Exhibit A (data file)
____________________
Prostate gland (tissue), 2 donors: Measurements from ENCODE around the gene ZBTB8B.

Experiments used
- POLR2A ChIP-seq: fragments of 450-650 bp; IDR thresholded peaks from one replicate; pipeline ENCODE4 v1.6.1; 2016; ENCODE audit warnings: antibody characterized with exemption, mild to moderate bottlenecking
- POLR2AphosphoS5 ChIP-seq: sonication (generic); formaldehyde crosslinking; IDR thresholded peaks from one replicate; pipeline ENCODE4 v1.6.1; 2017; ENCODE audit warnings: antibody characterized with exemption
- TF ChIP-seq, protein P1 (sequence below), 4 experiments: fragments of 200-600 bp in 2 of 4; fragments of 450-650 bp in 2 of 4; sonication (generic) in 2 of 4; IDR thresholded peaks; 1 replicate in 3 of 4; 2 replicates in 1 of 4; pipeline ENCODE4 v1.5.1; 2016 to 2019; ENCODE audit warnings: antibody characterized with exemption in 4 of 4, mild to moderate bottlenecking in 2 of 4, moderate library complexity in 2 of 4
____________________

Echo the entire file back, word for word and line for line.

Prostate gland (tissue), 2 donors: Measurements from ENCODE around the gene ZBTB8B.

Experiments used
- POLR2A ChIP-seq: fragments of 450-650 bp; IDR thresholded peaks from one replicate; pipeline ENCODE4 v1.6.1; 2016; ENCODE audit warnings: antibody characterized with exemption, mild to moderate bottlenecking
- POLR2AphosphoS5 ChIP-seq: sonication (generic); formaldehyde crosslinking; IDR thresholded peaks from one replicate; pipeline ENCODE4 v1.6.1; 2017; ENCODE audit warnings: antibody characterized with exemption
- TF ChIP-seq, protein P1 (sequence below), 4 experiments: fragments of 200-600 bp in 2 of 4; fragments of 450-650 bp in 2 of 4; sonication (generic) in 2 of 4; IDR thresholded peaks; 1 replicate in 3 of 4; 2 replicates in 1 of 4; pipeline ENCODE4 v1.5.1; 2016 to 2019; ENCODE audit warnings: antibody characterized with exemption in 4 of 4, mild to moderate bottlenecking in 2 of 4, moderate library complexity in 2 of 4